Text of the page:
Northern Ireland

NI welfare reform: Bill passes through House of Lords

First Minister Peter Robinson holds a copy of A Fresh Start: The Stormont Agreement and Implementation Plan Image copyright Pacemaker
Image caption The Stormont agreement included plans to allow Westminster to implement reforms in Northern Ireland

The Northern Ireland Welfare Reform Bill has passed through the House of Lords.

The bill will now get Royal Assent and become law.

The bill was given accelerated passage through the House of Commons on Monday night despite objections from Social Democratic and Labour Party (SDLP) and Ulster Unionist Party (UUP) MPs.

MLAs voted last week to hand powers over the welfare system to Westminster.

That followed a new agreement between the Democratic Unionist Party (DUP) and Sinn Féin, Stormont's two largest parties, and the British and Irish governments.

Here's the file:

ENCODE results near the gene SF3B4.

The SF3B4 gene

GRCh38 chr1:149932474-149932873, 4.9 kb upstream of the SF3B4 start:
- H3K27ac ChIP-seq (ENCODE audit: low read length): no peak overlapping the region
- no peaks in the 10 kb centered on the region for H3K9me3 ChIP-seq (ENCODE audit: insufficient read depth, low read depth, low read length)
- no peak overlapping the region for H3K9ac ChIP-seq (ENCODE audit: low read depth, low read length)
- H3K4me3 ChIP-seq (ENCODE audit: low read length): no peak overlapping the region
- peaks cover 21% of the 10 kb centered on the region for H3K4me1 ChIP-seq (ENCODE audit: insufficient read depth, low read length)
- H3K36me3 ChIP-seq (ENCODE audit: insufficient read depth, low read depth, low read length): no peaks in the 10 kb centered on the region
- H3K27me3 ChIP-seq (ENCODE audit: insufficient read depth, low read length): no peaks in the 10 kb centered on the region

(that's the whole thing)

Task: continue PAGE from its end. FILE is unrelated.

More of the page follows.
The deal included a four-year package to soften the blow of the welfare reform and tax credits cuts, with a value of £585m.

'Get it through quickly'

Liberal Democrat Northern Ireland spokesperson Lord Alderdice told the Lords debate that Northern Ireland legislation is often rushed through, and this is "not entirely satisfactory."

However, he said it was best to "get it though quickly" in the case of this bill.

Crossbench peer Lord Rogan said the matter of welfare reform should have been addressed by the Northern Ireland Assembly.

He described the assembly as "dysfunctional" and "incapable of making decisions".

Shadow Northern Ireland spokesperson Lord McAvoy said "without an agreement there was a real risk of the collapse of devolution and the return of home rule".

He said Labour would support the bill.

Government spokesperson Lord Dunlop said the government had worked hard to build consensus among the Northern Ireland parties.

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